Relationships are at the forefront of business: relationships with your team members, relationships with your clients, and relationships with your prospects. However, managing relationships can be difficult, such as helping your team members navigate challenging conversations with clients or trusting them to handle prospects in the best possible way. How your team speaks to both prospects and clients is a direct reflection of you and the company. In most cases, this shouldn’t be an issue if you trust the team member. But, what happens when it’s the clients that are acting up?
This can be a problem across multiple industries, but Adam Jacobs, Managing Director of Bubblegum Casting, sees it frequently within his own business dealings. Because he and his team manage over 1,800 kids, they deal with the parents of the kids frequently. “Everybody believes that their child is unique and amazing, and I don’t disagree! But, we had over 22,000 kids apply last year and we represent 1,800. We have to vet all of those children, but even then, parents whose children don’t do well within the agency are not always nice to the team,” Jacobs confided.
So, what to do? Jacobs shares what helps him and his team manage these problem clients with resilience and kindness.
- Prioritize communication.
“Sometimes, the very best thing that can be done is patient communication about the processes,” Jacobs said. For his team, this looks like explaining auditions and different industry opportunities, and the work that the agency is doing for each member of their talent roster. “Communicate that you’re doing the best you can, and practice resilience for and with your team. This means staying kind and level headed even when clients are particularly upset.”
Many problems arise from a lack of communication, so the business’ processes should be communicated upfront, before a contract is even signed. When in doubt, overcommunicate. Make sure all parties have all the information they need so there are no surprises once the working relationship begins. This helps everyone involved, team included.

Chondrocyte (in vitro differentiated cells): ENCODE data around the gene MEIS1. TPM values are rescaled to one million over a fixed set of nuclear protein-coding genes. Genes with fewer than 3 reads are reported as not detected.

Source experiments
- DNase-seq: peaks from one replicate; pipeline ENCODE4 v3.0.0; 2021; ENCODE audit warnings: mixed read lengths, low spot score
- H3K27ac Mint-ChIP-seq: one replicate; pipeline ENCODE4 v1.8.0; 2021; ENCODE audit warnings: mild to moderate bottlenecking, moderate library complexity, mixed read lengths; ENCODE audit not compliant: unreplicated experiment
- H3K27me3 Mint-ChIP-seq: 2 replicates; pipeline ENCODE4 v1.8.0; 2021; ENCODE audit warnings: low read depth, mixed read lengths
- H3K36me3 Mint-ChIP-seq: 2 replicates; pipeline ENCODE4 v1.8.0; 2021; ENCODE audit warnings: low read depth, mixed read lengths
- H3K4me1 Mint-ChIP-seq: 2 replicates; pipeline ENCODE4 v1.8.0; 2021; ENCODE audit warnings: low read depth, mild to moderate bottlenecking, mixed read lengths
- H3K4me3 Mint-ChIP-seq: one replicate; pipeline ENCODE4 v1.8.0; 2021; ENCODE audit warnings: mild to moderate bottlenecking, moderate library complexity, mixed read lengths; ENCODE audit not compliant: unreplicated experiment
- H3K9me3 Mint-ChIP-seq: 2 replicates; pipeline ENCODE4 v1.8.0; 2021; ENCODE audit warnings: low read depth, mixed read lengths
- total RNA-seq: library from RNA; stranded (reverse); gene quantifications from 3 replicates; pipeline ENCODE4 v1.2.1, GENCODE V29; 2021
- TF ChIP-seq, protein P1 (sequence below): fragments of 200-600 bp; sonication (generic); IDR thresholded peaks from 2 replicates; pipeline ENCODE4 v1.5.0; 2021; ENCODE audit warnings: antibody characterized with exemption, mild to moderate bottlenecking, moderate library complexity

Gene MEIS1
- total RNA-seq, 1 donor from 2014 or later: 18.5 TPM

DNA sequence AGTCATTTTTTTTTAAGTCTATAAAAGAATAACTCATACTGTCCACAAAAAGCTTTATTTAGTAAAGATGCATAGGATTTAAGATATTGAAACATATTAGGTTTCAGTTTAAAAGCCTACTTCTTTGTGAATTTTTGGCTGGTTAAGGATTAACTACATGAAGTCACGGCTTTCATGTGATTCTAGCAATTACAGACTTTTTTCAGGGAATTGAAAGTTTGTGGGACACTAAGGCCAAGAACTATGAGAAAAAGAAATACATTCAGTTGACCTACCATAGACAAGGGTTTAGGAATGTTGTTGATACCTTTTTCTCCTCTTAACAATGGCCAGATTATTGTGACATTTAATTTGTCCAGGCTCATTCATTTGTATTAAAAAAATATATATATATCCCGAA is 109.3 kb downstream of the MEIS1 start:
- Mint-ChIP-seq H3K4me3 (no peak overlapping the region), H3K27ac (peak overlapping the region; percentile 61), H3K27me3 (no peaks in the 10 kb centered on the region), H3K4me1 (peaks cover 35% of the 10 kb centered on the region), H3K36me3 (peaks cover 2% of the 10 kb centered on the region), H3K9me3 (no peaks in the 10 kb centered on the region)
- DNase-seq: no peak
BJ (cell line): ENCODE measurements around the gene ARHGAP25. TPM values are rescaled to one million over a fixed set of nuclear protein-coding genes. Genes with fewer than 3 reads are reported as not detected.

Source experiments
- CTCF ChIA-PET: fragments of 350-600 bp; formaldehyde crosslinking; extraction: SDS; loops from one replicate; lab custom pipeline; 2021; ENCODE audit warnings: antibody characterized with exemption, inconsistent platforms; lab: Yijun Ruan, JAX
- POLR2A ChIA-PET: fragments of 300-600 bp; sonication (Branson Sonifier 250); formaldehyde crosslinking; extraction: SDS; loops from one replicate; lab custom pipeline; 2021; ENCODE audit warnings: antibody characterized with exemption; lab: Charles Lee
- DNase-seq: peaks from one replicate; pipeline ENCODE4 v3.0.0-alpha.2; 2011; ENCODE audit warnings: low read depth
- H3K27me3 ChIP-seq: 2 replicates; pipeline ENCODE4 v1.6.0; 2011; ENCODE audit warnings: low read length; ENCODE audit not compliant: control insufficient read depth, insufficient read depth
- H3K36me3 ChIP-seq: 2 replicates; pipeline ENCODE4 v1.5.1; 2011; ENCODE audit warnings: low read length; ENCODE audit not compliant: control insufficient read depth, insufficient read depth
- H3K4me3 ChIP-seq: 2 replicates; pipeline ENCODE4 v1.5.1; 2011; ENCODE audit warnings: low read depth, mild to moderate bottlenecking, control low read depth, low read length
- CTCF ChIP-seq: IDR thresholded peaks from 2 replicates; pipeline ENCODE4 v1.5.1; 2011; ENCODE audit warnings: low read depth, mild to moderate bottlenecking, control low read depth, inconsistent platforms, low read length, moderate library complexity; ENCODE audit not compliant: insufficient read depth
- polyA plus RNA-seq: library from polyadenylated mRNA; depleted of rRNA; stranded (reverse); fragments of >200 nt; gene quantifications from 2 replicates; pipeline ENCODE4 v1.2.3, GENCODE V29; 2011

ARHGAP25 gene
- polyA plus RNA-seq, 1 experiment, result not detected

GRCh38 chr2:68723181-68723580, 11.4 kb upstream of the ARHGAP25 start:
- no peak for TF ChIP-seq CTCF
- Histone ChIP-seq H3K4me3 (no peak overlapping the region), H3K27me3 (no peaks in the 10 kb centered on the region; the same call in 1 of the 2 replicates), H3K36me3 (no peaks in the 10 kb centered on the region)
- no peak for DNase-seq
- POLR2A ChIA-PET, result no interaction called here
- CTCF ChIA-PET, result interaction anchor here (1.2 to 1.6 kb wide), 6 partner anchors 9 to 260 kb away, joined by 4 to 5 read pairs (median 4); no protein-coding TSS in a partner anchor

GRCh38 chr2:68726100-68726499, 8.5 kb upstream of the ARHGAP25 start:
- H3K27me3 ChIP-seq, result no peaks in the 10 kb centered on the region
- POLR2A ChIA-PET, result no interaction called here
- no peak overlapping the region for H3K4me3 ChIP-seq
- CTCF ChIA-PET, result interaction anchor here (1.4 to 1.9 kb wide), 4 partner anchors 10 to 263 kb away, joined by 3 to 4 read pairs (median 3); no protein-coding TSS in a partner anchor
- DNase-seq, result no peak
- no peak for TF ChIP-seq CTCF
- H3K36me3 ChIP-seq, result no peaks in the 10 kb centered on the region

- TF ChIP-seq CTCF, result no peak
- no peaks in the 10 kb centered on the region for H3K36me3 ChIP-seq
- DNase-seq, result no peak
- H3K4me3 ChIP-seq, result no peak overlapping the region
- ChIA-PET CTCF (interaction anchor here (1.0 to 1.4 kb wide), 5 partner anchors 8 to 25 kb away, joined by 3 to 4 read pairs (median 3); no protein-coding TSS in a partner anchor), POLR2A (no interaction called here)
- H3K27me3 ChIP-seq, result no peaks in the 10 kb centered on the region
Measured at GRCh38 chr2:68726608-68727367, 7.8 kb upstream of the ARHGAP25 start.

- Help them help themselves.
One approach Jacobs has taken is helping the talent succeed in other ways, such as through his book, The Complete Guide to Child Modeling: A Guide from One of the Longest Running Talent Agencies in the World. The book is more of a manual, is written directly by Jacobs, and features all of the best success tips to help talent succeed in the industry.
“I also write articles for parents about the best ways that their children can succeed, noting values such as optimism, creativity, and hard work,” Jacobs explained. “That way, rather than having my team talk through everything with each parent, we can give them these resources to help them help their kids.”
Remember that your clients are coming to you for a service, because they trust you to help them reach an end goal. Sometimes, providing educational resources to help them understand how to better increase their chances of reaching the end goal can be helpful. This can even just further explain the practices that your business puts into effect when serving the client, including success stories. Think of this information as an ‘armor’ for your team members to use if clients are being particularly abusive and questioning everything.
- Encourage collaborative problem solving.
Jacobs is a big proponent of creating safe and collaborative company culture, and he believes this begins with the team members and their relationship to each other. So, think through ways that the team can problem solve together.
Perhaps there’s a weekly meeting to discuss any problems that arose in the prior week, and everyone can put their heads together to think of potential solutions or ways to avoid the problems moving forward. This can boost team morale and help with future problem clients – since, unfortunately, there always will be a few.